It is easier to do this currently as with the two metre rule for churches there are plenty of spaces to put your tripod. It also means that the camera, at the height of someone sitting down will not be obstructing anyone.

Now of course this isn’t always possible, but whenever deciding these things, always keep your home congregation upmost in your mind.

Eye contact

Again, another simple idea but very effective. Look at the camera. Not all the time, not like you have been for the past four months but as you look around the room, look at the camera.

You will notice as preachers talk, they use points of reference in a room, they will look over to this Side, then in the middle, and over this side. Wherever your camera(s) are setup, use them also as a point of reference.

This is easier if your camera is at eye level, somewhere behind the congregation but even if your cameras are high up fixed on a side wall, it is still possible. It will feel a bit weird to begin with but if you have done the acknowledgment as suggested earlier, those in the congregation will understand why you are looking in a weird place. It will take time but if you understand that this is a long term, permanent setup the whole church will get used to it.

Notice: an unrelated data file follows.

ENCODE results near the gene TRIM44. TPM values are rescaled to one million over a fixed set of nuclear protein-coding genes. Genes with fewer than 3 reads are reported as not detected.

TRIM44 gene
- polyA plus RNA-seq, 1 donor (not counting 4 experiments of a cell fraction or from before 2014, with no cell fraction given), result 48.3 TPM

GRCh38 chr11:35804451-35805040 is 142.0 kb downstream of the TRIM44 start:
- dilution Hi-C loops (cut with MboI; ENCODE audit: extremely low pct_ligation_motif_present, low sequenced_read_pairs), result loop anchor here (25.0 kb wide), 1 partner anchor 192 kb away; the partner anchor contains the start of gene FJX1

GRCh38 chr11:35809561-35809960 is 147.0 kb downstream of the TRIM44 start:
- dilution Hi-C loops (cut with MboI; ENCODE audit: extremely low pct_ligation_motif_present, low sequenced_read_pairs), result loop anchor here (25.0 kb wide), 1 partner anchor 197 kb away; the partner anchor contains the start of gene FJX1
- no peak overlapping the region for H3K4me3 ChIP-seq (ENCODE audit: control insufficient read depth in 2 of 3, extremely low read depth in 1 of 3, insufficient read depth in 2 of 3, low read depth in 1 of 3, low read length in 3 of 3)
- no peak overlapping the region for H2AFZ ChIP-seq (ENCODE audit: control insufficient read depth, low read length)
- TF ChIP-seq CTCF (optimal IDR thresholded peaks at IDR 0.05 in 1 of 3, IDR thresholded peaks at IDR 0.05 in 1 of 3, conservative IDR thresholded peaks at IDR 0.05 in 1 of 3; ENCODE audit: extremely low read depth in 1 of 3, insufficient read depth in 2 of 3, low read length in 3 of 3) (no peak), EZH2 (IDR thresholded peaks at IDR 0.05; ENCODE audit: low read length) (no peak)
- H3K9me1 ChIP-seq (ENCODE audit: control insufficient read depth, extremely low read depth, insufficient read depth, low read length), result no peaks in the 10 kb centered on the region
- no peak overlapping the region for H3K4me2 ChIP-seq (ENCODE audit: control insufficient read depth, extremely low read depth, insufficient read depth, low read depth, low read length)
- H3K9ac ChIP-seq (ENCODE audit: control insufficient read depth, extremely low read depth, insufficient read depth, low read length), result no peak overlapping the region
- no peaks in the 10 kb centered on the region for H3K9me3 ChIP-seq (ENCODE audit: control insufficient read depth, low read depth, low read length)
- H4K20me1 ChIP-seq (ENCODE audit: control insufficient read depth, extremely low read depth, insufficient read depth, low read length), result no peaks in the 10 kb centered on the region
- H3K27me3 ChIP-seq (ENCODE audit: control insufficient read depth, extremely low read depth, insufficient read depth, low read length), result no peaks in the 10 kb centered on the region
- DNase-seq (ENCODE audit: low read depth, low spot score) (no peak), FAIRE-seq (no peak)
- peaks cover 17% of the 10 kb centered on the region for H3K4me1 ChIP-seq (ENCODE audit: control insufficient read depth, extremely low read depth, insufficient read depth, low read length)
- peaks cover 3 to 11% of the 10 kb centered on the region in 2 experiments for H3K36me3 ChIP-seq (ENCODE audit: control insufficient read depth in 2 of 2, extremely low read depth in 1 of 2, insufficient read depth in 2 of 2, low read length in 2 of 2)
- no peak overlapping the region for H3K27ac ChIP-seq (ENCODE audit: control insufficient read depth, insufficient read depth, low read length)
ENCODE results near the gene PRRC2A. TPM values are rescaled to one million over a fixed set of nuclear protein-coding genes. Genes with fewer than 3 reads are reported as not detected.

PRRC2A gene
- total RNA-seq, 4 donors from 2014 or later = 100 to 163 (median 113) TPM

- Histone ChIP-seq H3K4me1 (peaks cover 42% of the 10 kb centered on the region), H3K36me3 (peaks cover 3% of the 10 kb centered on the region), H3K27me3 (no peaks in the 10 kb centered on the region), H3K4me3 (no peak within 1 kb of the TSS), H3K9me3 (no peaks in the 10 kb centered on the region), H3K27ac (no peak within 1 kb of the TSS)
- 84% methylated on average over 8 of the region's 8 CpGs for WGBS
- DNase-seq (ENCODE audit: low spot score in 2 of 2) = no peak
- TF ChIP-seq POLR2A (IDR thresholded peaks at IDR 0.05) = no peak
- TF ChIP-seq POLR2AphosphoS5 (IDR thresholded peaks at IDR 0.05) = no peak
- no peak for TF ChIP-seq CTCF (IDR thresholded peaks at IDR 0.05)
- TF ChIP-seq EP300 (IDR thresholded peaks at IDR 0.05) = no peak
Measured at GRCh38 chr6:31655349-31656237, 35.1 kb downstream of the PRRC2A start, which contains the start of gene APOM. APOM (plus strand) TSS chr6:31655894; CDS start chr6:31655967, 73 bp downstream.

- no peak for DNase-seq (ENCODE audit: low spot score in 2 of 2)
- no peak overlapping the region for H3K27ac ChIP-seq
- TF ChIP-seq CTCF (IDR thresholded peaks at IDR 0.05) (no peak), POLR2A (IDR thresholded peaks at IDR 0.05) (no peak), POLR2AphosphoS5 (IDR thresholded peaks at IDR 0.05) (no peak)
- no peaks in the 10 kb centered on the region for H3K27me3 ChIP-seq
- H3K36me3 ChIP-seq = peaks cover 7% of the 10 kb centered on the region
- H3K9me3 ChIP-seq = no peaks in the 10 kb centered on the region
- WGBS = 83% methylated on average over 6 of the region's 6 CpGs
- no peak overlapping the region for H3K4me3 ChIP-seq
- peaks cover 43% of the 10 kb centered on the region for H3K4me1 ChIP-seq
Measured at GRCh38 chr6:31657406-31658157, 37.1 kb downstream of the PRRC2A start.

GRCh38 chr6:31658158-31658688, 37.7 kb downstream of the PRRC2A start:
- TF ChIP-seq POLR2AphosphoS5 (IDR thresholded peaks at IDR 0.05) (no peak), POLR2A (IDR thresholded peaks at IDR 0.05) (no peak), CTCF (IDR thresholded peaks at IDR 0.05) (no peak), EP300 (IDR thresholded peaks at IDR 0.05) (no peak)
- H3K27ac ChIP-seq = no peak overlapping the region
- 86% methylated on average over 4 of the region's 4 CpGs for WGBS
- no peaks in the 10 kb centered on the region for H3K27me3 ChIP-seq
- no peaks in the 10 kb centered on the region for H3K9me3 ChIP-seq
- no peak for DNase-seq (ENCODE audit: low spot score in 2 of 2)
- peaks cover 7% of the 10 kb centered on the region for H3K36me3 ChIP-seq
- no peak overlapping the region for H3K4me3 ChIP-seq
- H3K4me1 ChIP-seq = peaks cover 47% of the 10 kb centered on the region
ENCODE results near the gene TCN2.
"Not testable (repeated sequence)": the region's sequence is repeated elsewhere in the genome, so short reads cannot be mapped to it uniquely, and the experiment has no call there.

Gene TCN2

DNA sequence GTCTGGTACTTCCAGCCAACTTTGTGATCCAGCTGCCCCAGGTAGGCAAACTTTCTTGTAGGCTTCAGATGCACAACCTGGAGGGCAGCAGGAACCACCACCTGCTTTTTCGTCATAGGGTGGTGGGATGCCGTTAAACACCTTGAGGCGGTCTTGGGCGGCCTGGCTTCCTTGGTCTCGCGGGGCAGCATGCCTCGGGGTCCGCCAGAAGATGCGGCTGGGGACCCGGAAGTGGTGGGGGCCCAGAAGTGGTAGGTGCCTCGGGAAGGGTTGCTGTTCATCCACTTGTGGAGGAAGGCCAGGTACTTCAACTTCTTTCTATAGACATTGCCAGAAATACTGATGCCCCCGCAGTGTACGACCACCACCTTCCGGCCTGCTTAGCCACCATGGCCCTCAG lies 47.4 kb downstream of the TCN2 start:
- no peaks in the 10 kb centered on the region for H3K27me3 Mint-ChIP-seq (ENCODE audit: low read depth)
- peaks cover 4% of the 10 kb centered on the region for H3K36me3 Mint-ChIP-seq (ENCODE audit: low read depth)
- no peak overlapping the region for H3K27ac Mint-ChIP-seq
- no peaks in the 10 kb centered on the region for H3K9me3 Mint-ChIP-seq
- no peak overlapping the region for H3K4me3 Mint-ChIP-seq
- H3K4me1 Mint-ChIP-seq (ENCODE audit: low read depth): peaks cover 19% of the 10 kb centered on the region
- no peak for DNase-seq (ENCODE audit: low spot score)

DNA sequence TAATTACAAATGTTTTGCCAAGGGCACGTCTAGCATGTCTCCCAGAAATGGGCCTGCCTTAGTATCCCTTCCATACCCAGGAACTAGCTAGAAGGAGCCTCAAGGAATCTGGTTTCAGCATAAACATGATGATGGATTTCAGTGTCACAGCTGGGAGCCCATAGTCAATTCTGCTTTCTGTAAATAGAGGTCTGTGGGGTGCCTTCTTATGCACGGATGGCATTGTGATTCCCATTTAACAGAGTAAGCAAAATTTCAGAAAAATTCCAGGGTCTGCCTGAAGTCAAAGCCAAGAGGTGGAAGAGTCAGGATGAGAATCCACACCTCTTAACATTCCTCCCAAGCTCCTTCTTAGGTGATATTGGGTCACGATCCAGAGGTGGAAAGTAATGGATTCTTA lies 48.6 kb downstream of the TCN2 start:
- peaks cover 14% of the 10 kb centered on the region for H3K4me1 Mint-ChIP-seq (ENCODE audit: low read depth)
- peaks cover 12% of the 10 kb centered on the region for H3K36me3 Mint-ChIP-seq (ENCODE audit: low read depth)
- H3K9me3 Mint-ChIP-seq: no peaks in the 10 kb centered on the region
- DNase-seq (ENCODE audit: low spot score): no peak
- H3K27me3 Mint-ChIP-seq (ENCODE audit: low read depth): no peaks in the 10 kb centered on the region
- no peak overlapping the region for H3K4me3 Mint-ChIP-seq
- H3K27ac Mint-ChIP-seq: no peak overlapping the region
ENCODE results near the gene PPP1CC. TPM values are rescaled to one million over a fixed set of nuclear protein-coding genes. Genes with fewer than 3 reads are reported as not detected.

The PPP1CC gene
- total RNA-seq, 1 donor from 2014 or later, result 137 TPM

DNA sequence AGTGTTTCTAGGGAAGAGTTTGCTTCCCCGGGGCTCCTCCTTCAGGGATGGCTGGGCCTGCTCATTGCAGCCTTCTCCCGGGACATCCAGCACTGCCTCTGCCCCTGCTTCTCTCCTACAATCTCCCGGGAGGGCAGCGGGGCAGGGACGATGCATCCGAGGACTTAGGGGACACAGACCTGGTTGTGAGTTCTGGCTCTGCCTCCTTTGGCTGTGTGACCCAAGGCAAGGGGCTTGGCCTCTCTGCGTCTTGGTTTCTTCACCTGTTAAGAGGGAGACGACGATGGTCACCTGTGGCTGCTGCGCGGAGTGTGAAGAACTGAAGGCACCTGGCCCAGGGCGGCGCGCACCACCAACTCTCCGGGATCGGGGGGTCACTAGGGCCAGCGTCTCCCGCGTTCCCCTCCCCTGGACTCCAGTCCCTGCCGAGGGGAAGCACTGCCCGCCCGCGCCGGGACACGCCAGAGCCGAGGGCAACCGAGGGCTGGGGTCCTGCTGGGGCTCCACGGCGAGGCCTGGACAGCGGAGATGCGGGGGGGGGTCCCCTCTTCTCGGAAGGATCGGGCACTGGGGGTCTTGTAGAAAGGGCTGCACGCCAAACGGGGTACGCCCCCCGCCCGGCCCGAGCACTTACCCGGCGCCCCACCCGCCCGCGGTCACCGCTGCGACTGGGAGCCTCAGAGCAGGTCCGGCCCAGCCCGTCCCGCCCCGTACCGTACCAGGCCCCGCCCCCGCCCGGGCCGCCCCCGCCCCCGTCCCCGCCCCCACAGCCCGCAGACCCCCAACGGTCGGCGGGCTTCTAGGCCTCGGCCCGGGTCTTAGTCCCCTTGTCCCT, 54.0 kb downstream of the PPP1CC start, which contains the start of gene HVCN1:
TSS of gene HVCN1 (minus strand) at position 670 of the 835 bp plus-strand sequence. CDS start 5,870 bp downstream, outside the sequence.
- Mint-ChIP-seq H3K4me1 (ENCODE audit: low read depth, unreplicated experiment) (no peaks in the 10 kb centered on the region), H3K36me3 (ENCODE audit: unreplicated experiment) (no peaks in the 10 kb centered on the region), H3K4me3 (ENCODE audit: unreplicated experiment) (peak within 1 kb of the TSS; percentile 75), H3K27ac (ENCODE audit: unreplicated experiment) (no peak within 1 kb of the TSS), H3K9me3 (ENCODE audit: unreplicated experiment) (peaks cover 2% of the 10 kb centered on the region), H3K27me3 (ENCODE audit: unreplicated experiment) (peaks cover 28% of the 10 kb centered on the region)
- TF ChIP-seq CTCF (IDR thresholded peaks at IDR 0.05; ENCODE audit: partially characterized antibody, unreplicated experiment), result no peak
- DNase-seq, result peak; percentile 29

Those are three very simple ways, there is a fourth way but this requires some technical know how and so may be a step too far for a lot of churches.

Include video in the service

Whether it’s a bible reading, a testimony or something else, playing a video from someone not in the physical gathering is a great way to include them in the service.

The video could be a live stream from their home or a pre recorded message. It could be shown on a screen to the congregation and the live stream could have the video footage included in the stream (rather than just looking at the screen in the building – although that could be a fall back).

There you go, two easy ways, and one slightly trickier way to help make those gathered in the building and at home feel part of the same service.

Come on churches, don’t fall back into what’s comfortable, keep being creative for Gods glory.